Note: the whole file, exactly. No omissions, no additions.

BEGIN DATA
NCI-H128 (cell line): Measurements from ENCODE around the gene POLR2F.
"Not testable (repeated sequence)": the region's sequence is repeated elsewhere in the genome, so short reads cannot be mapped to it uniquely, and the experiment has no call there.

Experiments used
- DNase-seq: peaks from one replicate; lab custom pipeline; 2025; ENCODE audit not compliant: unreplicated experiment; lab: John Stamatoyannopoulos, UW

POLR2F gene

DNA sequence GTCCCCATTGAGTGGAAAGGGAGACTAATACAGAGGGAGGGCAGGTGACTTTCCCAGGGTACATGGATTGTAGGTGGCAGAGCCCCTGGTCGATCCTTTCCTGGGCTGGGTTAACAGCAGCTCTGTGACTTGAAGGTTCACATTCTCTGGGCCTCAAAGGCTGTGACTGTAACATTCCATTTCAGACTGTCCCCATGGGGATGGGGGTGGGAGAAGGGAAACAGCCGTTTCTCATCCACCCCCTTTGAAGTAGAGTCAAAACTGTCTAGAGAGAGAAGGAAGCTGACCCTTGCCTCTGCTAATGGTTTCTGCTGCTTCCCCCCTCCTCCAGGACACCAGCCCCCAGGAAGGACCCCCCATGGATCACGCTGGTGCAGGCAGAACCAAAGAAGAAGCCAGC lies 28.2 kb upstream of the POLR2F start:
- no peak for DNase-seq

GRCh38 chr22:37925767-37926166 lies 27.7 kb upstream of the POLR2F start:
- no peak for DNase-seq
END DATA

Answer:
NCI-H128 (cell line): Measurements from ENCODE around the gene POLR2F.
"Not testable (repeated sequence)": the region's sequence is repeated elsewhere in the genome, so short reads cannot be mapped to it uniquely, and the experiment has no call there.

Experiments used
- DNase-seq: peaks from one replicate; lab custom pipeline; 2025; ENCODE audit not compliant: unreplicated experiment; lab: John Stamatoyannopoulos, UW

POLR2F gene

DNA sequence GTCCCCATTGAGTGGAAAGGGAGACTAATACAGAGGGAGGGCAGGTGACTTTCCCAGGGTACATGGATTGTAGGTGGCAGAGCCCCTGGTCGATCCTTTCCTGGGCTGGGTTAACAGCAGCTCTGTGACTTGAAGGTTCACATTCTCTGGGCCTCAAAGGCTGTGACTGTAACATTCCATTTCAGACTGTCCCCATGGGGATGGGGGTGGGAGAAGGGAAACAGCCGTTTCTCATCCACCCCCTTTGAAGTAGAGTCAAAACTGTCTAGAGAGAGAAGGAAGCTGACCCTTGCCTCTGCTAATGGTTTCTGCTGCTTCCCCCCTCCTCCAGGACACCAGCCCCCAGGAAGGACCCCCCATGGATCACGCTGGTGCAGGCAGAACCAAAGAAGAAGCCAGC lies 28.2 kb upstream of the POLR2F start:
- no peak for DNase-seq

GRCh38 chr22:37925767-37926166 lies 27.7 kb upstream of the POLR2F start:
- no peak for DNase-seq